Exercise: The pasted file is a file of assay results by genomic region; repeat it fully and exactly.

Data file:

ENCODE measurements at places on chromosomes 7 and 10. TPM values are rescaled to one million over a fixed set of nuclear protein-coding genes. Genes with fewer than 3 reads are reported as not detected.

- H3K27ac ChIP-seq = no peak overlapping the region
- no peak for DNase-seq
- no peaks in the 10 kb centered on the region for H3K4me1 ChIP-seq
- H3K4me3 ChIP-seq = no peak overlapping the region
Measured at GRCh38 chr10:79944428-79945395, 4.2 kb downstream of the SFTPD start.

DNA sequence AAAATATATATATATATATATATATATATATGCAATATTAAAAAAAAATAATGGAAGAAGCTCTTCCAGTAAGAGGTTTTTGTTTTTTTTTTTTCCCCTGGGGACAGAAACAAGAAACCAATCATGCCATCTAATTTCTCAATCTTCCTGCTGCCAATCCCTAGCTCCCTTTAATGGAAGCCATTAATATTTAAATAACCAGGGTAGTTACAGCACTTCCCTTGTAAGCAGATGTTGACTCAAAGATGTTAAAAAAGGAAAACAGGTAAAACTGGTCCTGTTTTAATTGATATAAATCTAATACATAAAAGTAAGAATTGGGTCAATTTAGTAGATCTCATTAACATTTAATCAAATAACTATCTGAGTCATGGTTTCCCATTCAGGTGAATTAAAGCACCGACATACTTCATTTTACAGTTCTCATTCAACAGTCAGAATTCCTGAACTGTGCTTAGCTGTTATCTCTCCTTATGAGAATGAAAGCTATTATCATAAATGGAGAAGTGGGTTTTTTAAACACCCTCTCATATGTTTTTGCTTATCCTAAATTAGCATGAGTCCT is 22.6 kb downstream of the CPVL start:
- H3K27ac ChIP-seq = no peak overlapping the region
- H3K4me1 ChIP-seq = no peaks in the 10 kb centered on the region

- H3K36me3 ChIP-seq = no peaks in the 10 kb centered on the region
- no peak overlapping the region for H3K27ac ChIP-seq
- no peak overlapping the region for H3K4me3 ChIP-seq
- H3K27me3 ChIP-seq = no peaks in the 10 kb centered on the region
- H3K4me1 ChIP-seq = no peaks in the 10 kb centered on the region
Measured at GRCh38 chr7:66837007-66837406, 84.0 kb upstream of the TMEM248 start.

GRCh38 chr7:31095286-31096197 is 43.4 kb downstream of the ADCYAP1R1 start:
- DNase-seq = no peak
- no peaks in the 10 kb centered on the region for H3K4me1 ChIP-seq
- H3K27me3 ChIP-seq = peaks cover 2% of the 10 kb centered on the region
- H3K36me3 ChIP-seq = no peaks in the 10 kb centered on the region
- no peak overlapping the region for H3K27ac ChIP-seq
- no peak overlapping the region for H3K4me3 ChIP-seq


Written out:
ENCODE measurements at places on chromosomes 7 and 10. TPM values are rescaled to one million over a fixed set of nuclear protein-coding genes. Genes with fewer than 3 reads are reported as not detected.

- H3K27ac ChIP-seq = no peak overlapping the region
- no peak for DNase-seq
- no peaks in the 10 kb centered on the region for H3K4me1 ChIP-seq
- H3K4me3 ChIP-seq = no peak overlapping the region
Measured at GRCh38 chr10:79944428-79945395, 4.2 kb downstream of the SFTPD start.

DNA sequence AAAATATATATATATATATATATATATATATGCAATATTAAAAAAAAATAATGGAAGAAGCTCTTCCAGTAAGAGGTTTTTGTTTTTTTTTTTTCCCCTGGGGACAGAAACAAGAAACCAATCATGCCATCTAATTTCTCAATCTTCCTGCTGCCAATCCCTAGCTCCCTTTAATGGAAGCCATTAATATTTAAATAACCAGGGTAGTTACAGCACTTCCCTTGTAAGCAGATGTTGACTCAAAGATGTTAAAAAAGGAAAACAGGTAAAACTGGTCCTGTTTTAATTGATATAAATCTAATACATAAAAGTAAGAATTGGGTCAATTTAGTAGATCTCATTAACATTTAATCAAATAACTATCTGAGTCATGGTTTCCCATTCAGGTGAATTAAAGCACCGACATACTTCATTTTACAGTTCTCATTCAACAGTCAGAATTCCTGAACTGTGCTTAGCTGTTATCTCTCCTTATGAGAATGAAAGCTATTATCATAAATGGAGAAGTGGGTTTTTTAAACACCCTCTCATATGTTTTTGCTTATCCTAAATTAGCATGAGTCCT is 22.6 kb downstream of the CPVL start:
- H3K27ac ChIP-seq = no peak overlapping the region
- H3K4me1 ChIP-seq = no peaks in the 10 kb centered on the region

- H3K36me3 ChIP-seq = no peaks in the 10 kb centered on the region
- no peak overlapping the region for H3K27ac ChIP-seq
- no peak overlapping the region for H3K4me3 ChIP-seq
- H3K27me3 ChIP-seq = no peaks in the 10 kb centered on the region
- H3K4me1 ChIP-seq = no peaks in the 10 kb centered on the region
Measured at GRCh38 chr7:66837007-66837406, 84.0 kb upstream of the TMEM248 start.

GRCh38 chr7:31095286-31096197 is 43.4 kb downstream of the ADCYAP1R1 start:
- DNase-seq = no peak
- no peaks in the 10 kb centered on the region for H3K4me1 ChIP-seq
- H3K27me3 ChIP-seq = peaks cover 2% of the 10 kb centered on the region
- H3K36me3 ChIP-seq = no peaks in the 10 kb centered on the region
- no peak overlapping the region for H3K27ac ChIP-seq
- no peak overlapping the region for H3K4me3 ChIP-seq